- It starts with contextualizing threat data and determining an organization’s unique risk profile, business objectives, and industry-specific threats. For a bank, for example, this would mean identifying its most critical assets, such as customer data, company financials, any transaction systems, and even payment processing infrastructure. The bank would then want to create threat profiles based on what the most common types of attacks are against similar institutions, focusing on the various end goals these attackers have. Is it purely for financial gain? Is it state-sponsored? Is the attack coming from the inside? Tailoring threat intelligence to specific needs allows organizations to focus on the most relevant threats and allocate resources effectively.
- Addressing the skills gap requires time and money. There’s really no way to avoid this. To address the skills shortage, businesses should develop training and development programs to upskill their existing workforce and promote a culture of continuous learning. Additionally, partnering with third-party managed security service providers can help augment in-house expertise and provide access to a broader pool of talent. While the time horizon on these initiatives may seem long or expensive, it’s important to remember that the average cost of a ransomware attack is in the millions of dollars.
- Look to the cloud to solve interoperability issues. To overcome legacy system and hardware interoperability issues, organizations should look to the cloud. Specifically, companies should adopt cloud-native security solutions that can be easily integrated with one another, allowing for seamless data sharing and orchestration. This is a critical step towards not only contextualizing security posture data, but also being able to define and enforce policies that proactively mitigate and eliminate threats. In recent years, core security technologies like network access control (NAC), security information and event management (SIEM), endpoint detection and response (EDR), and others have moved from on-premises to the cloud.
- Keeping up with new threats requires agility and adaptability across an organization’s security posture. Regular threat intelligence updates, threat huntingexercises, and red teaming engagements can help organizations proactively identify vulnerabilities and improve their defensive capabilities. It’s important to note that without filling the skills gap and focusing on continuous learning across the security team, and by not investing in new cloud-native technologies, companies will continue to struggle to get the context they need to address threats, let alone be able to keep up with new ones.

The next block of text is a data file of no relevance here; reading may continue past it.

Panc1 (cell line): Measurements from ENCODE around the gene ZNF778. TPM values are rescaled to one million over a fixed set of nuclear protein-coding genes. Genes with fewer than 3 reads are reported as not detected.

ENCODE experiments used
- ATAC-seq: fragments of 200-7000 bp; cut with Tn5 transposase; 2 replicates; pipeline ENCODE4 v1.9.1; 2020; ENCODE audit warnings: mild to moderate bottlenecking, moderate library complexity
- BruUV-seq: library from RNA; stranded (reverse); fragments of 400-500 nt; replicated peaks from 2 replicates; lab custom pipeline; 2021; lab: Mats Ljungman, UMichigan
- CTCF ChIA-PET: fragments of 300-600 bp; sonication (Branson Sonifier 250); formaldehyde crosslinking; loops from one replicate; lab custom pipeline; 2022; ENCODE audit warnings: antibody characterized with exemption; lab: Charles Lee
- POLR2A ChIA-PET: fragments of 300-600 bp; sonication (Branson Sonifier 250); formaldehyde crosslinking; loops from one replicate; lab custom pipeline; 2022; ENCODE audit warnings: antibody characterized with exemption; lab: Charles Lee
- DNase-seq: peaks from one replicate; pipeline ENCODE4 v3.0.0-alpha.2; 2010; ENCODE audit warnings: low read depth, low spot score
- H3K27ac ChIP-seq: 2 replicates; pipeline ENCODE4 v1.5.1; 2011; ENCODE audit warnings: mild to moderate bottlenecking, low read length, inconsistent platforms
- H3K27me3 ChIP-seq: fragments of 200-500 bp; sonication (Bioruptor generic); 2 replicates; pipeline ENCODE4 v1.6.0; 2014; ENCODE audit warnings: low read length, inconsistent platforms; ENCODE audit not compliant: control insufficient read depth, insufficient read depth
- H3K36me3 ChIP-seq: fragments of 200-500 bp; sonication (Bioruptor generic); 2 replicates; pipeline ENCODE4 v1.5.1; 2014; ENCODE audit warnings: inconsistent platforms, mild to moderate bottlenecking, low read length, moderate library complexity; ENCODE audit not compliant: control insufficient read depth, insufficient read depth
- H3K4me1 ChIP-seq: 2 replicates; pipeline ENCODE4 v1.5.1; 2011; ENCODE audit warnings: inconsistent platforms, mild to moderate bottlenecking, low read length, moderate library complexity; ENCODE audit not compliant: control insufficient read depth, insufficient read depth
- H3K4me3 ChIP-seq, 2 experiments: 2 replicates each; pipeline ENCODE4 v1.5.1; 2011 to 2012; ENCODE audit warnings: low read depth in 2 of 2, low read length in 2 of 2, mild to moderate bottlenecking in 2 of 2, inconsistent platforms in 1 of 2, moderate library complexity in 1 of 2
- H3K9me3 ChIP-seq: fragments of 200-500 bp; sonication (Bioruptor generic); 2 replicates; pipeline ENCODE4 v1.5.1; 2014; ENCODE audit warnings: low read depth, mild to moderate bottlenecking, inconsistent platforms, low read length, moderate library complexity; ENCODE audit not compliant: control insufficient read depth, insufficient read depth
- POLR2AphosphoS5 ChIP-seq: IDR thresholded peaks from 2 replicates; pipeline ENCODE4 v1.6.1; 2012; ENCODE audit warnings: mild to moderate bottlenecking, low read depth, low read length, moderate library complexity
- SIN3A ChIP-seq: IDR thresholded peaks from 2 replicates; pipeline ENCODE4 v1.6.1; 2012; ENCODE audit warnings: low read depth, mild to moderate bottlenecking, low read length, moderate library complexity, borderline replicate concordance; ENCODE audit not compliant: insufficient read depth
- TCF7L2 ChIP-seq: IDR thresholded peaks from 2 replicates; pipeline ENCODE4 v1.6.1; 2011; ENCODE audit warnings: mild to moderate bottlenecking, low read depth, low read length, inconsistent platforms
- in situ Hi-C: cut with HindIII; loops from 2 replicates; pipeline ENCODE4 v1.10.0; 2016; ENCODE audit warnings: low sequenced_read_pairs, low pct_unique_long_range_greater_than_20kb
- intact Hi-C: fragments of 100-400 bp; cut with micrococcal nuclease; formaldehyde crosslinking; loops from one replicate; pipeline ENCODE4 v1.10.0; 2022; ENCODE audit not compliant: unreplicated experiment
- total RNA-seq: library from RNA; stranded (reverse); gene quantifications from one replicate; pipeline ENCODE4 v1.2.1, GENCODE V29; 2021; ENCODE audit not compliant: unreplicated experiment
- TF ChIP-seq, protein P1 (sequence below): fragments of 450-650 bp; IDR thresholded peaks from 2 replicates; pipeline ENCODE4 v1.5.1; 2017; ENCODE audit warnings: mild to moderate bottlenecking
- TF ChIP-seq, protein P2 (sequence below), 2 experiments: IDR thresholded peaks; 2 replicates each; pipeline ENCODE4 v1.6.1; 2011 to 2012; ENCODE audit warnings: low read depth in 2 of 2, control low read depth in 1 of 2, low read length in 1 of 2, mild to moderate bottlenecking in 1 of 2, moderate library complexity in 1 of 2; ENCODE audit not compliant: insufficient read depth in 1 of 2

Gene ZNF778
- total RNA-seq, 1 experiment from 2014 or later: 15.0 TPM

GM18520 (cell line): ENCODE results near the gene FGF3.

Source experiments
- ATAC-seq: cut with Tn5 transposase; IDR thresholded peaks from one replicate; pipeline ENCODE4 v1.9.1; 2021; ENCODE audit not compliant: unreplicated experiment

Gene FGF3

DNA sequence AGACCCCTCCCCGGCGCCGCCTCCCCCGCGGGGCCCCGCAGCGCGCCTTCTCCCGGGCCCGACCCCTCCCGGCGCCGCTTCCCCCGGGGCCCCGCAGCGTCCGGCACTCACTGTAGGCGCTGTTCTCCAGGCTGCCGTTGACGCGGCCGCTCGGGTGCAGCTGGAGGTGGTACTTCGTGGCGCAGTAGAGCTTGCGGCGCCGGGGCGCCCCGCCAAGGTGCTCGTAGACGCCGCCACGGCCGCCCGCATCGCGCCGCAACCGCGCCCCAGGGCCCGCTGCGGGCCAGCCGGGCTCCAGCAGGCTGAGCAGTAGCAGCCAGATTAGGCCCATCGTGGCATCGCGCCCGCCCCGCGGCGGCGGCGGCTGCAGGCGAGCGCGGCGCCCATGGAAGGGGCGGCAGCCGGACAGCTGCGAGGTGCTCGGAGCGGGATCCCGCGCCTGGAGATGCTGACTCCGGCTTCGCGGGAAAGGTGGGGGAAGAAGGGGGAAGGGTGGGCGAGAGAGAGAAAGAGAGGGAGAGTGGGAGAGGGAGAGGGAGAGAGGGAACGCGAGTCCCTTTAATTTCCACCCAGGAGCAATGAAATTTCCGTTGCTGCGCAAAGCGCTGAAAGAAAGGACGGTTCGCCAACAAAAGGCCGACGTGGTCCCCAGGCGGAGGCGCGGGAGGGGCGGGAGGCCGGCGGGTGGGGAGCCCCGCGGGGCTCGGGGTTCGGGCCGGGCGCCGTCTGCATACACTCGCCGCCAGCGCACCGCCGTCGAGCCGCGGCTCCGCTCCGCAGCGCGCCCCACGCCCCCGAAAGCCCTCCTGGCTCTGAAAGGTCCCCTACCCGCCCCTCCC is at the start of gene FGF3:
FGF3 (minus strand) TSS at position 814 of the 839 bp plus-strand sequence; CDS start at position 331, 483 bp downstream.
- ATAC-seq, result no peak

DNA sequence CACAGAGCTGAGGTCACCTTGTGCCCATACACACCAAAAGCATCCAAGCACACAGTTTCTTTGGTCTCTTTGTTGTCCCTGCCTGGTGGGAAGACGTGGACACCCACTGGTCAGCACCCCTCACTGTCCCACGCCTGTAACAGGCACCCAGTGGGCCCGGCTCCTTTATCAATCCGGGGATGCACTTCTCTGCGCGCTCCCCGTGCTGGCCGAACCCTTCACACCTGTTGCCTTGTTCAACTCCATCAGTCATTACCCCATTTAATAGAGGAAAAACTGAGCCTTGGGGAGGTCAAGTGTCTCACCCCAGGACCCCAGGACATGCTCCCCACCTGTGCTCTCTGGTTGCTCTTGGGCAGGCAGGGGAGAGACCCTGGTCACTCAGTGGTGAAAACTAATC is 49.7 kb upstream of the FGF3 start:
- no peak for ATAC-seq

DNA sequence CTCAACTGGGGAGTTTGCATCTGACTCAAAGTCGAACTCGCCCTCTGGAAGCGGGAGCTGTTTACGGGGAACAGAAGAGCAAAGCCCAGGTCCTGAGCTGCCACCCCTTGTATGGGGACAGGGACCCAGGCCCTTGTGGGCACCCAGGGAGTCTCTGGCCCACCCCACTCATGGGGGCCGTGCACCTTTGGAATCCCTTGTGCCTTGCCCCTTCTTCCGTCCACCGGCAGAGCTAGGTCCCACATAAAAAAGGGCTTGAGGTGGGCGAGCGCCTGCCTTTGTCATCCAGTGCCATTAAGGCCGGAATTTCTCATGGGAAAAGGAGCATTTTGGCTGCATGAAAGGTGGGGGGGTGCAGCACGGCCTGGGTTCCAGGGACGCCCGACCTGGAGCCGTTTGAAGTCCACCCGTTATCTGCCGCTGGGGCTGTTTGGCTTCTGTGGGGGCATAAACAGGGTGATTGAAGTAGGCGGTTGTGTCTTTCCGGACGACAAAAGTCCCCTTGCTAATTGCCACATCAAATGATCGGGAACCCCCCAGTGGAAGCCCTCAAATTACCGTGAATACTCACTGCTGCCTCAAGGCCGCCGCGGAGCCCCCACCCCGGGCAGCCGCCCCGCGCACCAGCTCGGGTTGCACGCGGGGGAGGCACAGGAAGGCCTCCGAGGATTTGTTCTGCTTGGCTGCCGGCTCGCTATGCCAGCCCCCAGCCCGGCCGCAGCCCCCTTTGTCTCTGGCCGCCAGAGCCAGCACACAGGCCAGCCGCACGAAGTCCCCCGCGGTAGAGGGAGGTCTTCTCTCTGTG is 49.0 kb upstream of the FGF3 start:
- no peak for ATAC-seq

Don’t Wait to Infuse Threat Intelligence with AI & ML
Everything covered above still requires some degree of human interference. That’s changing. Humans are fallible, perhaps more than we’d like to admit. Even with automation, we have a tendency to overlook, miss, or even ignore things. This is true in the cyber security function, but there’s been a realization: the stakes are too high.
Artificial intelligence and machine learning are already being used today to enhance threat detection, response, and overall cybersecurity efforts. With the ability to analyze large volumes of network and system data, AI and ML are being leveraged to establish baselines for normal user behavior, making it easier to pinpoint the anomalies when they occur. By recognizing attack patterns, AI and ML are enabling organizations to improve the accuracy of their intrusion detection systems and prevent threats from advancing.
As these technologies become more sophisticated through deep learning, neural networks, and other techniques, more and more tactics and approaches to threat intelligence, hunting, and prevention will emerge. Today, by leveraging these emerging technologies to unleash predictive and adaptive threat capabilities, companies can finally gain the upper hand against cybercriminals and establish effective threat intelligence programs. One question remains: will they commit to doing it?
About the Author
Denny LeCompete is the CEO of Portnox. He is responsible for overseeing the day-to-day operations and strategic direction of the company. Denny brings over 20 years of experience in IT infrastructure and cyber security. Prior to joining Portnox, Denny held executive leadership roles at leading IT management and security firms, including SolarWinds and AlienVault. Denny holds a Ph.D. in cognitive psychology from Rice University.
Denny can be reached online at firstname.lastname@example.org and at our company website https://www.portnox.com/.